The project started with the assumption that demographic change is taking place and will have impacts on society, administration, the economy, science and technology, education and the region in general. In the terminology of scenario writing, this assumption of demographic change would be called the “driver”. The State Office of Statistics Rheinland-Pfalz provided the data-basis with a huge amount of population statistics for the whole region and for every town and communal entity (Städte und Landkreise) for the project. In 2002, the office released a population forecast for the year 2050 that served as a starting point for further examinations. This accumulation of statistics was published as a book and provided to all foresight participants. In presentations, the major issues and sometimes shocking results (e.g. "the town of Pirmasens will lose 42% of its population during the next 20 years") were presented as starting and "shocking points" at the beginning of the foresight workshops. The calculations predicted a drop in the population numbers as a whole and a distinct shift in the age structure. The number of elderly people would grow, while the younger generation is already decreasing. The main factors for these developments would be the continuously low birthrates and a rising life expectancy. Especially in the first workshops about demographic change and the impacts on the administration, many mayors were invited to participate. Some of them were really surprised when confronted with these statistics.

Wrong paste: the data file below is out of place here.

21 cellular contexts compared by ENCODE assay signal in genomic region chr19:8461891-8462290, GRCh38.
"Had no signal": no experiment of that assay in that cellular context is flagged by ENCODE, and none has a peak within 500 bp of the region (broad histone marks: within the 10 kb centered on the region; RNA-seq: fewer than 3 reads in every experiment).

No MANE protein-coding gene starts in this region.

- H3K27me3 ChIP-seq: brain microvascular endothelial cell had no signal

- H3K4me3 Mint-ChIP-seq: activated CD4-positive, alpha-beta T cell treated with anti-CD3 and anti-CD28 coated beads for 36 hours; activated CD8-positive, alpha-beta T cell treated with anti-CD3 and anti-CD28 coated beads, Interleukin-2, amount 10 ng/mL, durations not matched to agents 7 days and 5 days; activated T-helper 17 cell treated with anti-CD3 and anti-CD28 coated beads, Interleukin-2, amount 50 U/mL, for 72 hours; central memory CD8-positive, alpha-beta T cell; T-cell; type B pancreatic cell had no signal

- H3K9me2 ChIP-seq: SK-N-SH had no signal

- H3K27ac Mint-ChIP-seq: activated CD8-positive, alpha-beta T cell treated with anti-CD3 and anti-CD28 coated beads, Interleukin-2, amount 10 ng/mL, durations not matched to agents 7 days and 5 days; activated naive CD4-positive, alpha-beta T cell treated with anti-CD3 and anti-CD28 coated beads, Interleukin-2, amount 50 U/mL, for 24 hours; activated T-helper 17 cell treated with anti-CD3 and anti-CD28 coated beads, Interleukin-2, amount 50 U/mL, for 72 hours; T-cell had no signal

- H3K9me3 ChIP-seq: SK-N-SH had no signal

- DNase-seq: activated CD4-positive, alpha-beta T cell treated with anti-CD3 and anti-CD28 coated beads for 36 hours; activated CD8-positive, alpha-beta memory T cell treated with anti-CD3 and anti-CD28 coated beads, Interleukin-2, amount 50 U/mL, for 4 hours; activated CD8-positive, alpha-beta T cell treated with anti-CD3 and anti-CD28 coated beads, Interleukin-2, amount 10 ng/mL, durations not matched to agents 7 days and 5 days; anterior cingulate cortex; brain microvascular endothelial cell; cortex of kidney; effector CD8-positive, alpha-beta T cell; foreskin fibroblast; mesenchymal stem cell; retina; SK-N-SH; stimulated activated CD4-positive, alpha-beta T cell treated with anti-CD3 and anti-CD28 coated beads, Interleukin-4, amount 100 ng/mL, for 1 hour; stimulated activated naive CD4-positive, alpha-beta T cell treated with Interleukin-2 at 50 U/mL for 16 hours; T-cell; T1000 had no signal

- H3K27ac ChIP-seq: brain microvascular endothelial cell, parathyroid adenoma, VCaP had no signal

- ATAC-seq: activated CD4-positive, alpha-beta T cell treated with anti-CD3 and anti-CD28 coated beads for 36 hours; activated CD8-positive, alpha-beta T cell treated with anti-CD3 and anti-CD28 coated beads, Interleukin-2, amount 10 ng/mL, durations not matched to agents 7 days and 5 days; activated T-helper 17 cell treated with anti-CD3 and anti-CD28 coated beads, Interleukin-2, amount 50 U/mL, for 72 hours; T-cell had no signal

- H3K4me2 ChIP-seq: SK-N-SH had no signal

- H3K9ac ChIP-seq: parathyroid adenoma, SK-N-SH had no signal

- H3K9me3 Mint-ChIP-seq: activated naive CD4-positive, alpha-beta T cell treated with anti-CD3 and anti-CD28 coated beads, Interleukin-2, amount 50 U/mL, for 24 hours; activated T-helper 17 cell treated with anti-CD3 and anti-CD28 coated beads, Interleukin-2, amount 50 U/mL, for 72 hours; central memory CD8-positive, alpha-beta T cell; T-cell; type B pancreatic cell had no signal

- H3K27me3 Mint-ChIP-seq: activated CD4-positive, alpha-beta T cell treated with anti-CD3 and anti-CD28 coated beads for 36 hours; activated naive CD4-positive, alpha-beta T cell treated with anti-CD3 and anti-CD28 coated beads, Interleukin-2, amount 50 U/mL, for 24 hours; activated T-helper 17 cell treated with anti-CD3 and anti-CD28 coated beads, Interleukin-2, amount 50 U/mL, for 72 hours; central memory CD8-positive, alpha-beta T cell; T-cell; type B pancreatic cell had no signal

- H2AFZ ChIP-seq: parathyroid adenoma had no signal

Setting the Focus and Objectives

Future Radar 2030 was planned as a dynamic and open process that could be changed if some methodological problems occurred. Future Radar 2030 had several consecutive goals.